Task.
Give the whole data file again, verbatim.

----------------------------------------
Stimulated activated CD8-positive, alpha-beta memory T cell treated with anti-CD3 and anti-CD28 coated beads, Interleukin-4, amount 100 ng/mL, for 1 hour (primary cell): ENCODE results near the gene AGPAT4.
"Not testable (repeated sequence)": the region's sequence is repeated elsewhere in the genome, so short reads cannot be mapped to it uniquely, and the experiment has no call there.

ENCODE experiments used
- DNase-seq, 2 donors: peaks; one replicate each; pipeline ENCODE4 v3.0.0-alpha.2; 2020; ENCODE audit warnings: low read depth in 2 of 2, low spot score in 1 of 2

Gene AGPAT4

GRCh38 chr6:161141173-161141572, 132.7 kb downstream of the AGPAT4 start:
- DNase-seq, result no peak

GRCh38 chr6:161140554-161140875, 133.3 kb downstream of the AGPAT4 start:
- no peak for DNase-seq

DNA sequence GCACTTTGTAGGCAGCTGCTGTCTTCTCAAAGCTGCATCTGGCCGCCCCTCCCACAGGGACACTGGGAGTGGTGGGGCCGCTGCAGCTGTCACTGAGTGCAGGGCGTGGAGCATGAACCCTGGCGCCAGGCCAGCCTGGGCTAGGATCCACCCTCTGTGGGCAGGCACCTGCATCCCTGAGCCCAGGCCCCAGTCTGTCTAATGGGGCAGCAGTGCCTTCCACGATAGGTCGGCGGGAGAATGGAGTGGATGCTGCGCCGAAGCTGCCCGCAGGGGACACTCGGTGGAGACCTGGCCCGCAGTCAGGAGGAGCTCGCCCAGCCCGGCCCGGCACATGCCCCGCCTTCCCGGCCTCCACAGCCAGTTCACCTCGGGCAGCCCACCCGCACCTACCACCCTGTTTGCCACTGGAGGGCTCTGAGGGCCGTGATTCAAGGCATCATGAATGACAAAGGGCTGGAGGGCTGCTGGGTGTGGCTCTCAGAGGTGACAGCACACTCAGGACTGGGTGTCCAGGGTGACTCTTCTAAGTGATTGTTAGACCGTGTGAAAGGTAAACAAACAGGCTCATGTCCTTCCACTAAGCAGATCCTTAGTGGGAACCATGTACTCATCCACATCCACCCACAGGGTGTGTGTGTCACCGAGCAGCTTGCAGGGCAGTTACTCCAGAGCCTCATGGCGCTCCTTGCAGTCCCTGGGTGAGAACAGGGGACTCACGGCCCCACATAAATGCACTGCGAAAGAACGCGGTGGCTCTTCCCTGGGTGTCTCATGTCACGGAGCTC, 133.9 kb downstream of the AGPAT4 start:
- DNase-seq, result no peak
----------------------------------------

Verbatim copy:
Stimulated activated CD8-positive, alpha-beta memory T cell treated with anti-CD3 and anti-CD28 coated beads, Interleukin-4, amount 100 ng/mL, for 1 hour (primary cell): ENCODE results near the gene AGPAT4.
"Not testable (repeated sequence)": the region's sequence is repeated elsewhere in the genome, so short reads cannot be mapped to it uniquely, and the experiment has no call there.

ENCODE experiments used
- DNase-seq, 2 donors: peaks; one replicate each; pipeline ENCODE4 v3.0.0-alpha.2; 2020; ENCODE audit warnings: low read depth in 2 of 2, low spot score in 1 of 2

Gene AGPAT4

GRCh38 chr6:161141173-161141572, 132.7 kb downstream of the AGPAT4 start:
- DNase-seq, result no peak

GRCh38 chr6:161140554-161140875, 133.3 kb downstream of the AGPAT4 start:
- no peak for DNase-seq

DNA sequence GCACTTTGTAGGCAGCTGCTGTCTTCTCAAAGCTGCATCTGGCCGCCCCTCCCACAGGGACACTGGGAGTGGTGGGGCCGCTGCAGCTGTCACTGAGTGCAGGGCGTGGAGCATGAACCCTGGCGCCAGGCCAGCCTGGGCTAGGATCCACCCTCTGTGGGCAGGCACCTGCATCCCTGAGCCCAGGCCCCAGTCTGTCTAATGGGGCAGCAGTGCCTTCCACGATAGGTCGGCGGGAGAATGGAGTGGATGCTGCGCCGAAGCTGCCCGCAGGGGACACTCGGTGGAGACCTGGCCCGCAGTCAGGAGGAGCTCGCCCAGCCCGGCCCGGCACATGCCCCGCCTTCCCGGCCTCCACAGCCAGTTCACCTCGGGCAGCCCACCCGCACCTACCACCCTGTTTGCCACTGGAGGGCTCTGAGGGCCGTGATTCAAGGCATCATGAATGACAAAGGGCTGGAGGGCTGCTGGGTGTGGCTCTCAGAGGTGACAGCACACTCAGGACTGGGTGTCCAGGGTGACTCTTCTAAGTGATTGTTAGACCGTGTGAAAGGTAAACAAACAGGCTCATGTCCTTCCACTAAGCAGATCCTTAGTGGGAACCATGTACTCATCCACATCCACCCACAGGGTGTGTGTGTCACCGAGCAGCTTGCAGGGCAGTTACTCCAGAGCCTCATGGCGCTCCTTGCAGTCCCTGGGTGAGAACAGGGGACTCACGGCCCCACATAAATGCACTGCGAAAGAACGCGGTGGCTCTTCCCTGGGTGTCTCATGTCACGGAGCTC, 133.9 kb downstream of the AGPAT4 start:
- DNase-seq, result no peak